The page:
Also, this film has the distinction of being the only film that Mystery Science Theater 3000 riffed on the big screen, as it was the one featured in the MST3K movie. That film stars Mike Nelson and it came out between seasons 6 and 7, so it was devoid of TV’s Frank and hadn’t yet given us Pearl. But I’m not here to talk about that, I’m here to talk specifically about This Island Earth. And to be completely honest, it is the film least deserving of getting roasted in the entire history of MST3K.

It’s not a bad movie for its time. It has hokey effects and doesn’t look as refined as some of the bigger sci-fi films of the time but it’s still imaginative and the effects work does its job for 1955.

The real highlight for me is the Metaluna Mutant but sadly, the monster doesn’t get much screen time. The bulk of the film deals with coming into contact with an alien society and then going into space to meet them. There is a sinister plot underneath it all but that doesn’t mean that every alien our Earthlings encounter is evil.

This used some pretty great matte paintings in several scenes and while it’s obvious, the art direction was really impressive and you do get immersed in this world.

I thought that the use of Technicolor was well done and it made this film flourish in a visual way that couldn’t have been achieved in standard black and white. The Metaluna Mutant certainly wouldn’t have looked as cool and its doubtful he would have become as iconic as he did without color. He probably would have just been filed away into the depths of old movie history with a slew of other black and white rubber aliens.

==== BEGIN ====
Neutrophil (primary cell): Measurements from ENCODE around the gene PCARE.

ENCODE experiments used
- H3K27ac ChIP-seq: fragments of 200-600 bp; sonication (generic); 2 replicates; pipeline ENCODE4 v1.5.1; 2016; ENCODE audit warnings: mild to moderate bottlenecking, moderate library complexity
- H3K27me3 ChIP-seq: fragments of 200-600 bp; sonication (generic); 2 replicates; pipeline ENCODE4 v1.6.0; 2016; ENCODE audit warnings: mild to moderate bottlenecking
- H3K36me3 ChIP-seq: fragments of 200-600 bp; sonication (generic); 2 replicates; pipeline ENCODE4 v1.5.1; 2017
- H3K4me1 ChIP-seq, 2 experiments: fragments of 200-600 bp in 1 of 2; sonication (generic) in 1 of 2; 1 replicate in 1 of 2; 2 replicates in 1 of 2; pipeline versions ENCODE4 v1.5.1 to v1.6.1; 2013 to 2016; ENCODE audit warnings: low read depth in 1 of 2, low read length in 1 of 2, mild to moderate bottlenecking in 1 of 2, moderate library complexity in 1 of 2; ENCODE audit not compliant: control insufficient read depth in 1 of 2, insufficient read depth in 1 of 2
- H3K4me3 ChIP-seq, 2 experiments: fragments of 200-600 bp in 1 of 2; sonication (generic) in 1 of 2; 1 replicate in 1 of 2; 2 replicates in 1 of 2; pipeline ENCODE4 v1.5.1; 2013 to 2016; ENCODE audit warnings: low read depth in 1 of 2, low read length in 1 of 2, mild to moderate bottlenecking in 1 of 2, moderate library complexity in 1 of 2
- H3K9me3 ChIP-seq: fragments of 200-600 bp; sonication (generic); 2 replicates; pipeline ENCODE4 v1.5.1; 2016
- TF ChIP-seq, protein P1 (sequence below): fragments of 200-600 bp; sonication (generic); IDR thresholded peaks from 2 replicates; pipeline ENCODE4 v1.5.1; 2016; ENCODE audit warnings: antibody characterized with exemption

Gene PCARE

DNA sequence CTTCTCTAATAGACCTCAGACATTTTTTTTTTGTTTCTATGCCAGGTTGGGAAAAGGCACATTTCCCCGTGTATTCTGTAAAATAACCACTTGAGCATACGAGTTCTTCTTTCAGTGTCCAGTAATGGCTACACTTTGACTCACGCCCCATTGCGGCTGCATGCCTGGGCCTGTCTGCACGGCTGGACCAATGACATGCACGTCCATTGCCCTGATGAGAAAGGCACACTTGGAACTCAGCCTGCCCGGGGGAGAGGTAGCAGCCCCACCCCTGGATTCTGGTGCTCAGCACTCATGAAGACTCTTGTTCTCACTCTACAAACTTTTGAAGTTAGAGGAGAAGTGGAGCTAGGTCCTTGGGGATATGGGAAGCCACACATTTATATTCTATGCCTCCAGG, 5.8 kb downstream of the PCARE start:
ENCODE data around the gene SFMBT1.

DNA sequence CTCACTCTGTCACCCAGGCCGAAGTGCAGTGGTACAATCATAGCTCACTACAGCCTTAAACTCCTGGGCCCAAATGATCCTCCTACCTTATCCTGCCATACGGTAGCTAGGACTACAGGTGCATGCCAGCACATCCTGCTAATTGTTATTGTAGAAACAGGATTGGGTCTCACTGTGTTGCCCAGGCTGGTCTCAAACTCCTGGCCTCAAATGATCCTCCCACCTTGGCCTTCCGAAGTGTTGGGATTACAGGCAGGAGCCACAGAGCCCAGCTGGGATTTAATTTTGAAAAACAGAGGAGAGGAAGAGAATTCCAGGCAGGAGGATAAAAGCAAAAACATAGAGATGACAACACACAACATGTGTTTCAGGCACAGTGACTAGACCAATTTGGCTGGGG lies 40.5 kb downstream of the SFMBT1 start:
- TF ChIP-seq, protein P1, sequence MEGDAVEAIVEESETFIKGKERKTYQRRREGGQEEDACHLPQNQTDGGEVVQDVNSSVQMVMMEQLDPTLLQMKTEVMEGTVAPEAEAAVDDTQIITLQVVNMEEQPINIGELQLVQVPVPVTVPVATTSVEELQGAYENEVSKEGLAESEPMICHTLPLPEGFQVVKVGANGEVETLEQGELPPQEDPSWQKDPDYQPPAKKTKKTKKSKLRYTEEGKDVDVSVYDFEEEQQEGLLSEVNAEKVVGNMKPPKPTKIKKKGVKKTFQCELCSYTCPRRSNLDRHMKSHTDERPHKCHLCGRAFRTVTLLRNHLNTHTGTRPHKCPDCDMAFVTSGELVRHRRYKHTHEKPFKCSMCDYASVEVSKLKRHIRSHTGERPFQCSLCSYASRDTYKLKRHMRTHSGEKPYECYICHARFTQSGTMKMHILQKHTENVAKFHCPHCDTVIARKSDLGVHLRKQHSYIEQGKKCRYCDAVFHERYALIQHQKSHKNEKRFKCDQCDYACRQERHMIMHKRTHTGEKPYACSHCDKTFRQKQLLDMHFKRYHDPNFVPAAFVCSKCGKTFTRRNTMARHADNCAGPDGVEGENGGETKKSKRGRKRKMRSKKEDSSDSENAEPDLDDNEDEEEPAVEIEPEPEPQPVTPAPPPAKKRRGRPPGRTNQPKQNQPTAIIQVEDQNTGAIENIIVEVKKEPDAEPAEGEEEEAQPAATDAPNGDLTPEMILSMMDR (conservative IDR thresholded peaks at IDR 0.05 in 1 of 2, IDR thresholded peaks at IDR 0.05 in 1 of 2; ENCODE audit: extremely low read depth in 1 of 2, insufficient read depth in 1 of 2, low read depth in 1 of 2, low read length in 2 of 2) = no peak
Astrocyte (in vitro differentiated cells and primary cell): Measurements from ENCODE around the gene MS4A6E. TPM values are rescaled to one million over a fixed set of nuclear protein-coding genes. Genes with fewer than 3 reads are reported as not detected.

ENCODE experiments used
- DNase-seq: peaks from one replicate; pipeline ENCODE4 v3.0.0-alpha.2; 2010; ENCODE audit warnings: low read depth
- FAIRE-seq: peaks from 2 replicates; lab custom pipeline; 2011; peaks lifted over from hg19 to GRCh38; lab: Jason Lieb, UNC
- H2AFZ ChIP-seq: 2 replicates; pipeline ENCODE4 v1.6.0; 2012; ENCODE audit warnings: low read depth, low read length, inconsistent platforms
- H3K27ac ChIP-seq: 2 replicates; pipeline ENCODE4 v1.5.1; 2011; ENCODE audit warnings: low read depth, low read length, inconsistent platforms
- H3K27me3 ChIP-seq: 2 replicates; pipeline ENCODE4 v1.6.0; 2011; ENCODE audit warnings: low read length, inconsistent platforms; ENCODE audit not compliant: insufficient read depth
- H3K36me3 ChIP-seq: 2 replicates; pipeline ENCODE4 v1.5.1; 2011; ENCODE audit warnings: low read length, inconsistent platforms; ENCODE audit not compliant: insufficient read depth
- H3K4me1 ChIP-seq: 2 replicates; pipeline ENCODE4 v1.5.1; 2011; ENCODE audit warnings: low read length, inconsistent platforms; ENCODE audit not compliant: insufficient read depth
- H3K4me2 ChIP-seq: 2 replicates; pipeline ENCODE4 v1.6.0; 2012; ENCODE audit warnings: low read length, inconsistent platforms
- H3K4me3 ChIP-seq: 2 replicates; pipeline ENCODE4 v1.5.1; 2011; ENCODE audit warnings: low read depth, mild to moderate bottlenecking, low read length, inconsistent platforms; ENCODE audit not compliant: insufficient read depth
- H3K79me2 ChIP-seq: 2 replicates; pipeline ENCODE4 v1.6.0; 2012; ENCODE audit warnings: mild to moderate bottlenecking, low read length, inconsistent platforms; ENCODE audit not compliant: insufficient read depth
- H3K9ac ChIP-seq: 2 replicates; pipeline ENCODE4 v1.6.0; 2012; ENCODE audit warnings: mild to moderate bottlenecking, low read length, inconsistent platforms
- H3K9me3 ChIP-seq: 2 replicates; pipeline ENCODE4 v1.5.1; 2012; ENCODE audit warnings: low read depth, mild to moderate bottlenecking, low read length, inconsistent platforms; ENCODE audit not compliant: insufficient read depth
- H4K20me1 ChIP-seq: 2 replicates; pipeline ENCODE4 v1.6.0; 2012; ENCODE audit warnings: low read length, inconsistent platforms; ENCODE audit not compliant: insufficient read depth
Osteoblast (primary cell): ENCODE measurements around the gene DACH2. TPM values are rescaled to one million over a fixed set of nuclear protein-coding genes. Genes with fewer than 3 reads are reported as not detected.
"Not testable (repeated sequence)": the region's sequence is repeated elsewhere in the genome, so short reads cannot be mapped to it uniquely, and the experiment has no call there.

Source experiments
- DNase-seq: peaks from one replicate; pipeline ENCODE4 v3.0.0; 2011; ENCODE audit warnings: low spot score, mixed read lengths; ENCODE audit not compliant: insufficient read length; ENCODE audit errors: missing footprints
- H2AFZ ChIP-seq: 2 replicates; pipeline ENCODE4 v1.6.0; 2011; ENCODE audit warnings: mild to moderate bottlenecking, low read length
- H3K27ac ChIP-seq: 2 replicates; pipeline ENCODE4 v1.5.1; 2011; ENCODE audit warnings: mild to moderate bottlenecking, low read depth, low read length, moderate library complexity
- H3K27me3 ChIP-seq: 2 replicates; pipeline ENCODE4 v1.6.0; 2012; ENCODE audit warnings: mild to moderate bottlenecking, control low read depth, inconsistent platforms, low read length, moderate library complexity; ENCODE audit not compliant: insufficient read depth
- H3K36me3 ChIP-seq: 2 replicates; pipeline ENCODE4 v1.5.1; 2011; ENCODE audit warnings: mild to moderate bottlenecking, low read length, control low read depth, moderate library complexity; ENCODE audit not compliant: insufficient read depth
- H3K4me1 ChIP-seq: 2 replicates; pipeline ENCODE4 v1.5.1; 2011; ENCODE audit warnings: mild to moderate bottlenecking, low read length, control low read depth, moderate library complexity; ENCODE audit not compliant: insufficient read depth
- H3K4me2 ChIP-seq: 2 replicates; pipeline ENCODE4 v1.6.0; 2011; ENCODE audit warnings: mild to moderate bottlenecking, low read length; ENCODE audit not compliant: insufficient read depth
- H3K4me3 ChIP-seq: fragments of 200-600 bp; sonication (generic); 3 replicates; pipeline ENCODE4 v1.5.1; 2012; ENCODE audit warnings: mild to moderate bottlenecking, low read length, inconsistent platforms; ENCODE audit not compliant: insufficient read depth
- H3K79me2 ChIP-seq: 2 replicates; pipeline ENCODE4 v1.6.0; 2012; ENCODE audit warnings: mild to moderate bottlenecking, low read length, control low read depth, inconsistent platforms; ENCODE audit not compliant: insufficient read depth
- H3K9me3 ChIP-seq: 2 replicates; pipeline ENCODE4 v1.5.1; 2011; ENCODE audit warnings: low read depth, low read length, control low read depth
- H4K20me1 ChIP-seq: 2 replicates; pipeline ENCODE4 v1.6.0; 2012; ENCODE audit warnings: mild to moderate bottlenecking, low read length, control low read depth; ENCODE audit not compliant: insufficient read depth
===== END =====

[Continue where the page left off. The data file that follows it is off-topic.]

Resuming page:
If you are into classic sci-fi from this great era, you’ll probably find this pretty enjoyable. It’s not the best film of its type but it is much better than average.

Rating: 6.75/10
Pairs well with: other ’50s alien threat movies: When Worlds CollideWar of the WorldsThe Day the Earth Stood StillIt Came From Outer Space and Earth vs. the Flying Saucers.

Film Review: Universal Monsters, Part VI – The Creature From the Black Lagoon Series (1954-1956)

I have reached my sixth and final series of Universal Monsters franchises to review.

Now let me state that this is my favorite series. I’m not sure why but the Gillman (a.k.a. the Creature From the Black Lagoon or just the Creature) is my favorite movie monster of all-time. Something about the prehistoric aquatic swamp beast just tickles my fancy.

While I don’t consider these films to be as good as the James Whale films for Universal, I do watch them more and find them to be more entertaining overall. But let me get into each film and elaborate.

Creature From the Black Lagoon (1954):

Release Date: February 12th, 1954 (premiere)
Directed by: Jack Arnold
Written by: Maurice Zimm, Harry Essex, Arthur A. Ross
Music by: Henry Mancini, Hans J. Salter, Herman Stein
Cast: Richard Carlson, Julie Adams, Richard Denning, Antonio Moreno, Nestor Paiva

Universal Pictures, 79 Minutes

creature_from_the_black_lagoonReview: 

This may just be my favorite classic horror film of all-time and it is rated “G”.

Creature From the Black Lagoon is a masterpiece. Is that a bold statement? No.

This film, for its time, was incredibly unique. Being a part of the Universal Monsters franchise, even though it came out more than a decade after that franchise peaked, this movie stands on its own and didn’t need other monsters sprinkled in to capture the public’s attention. In fact, this film was so successful that it spawned two sequels within two years.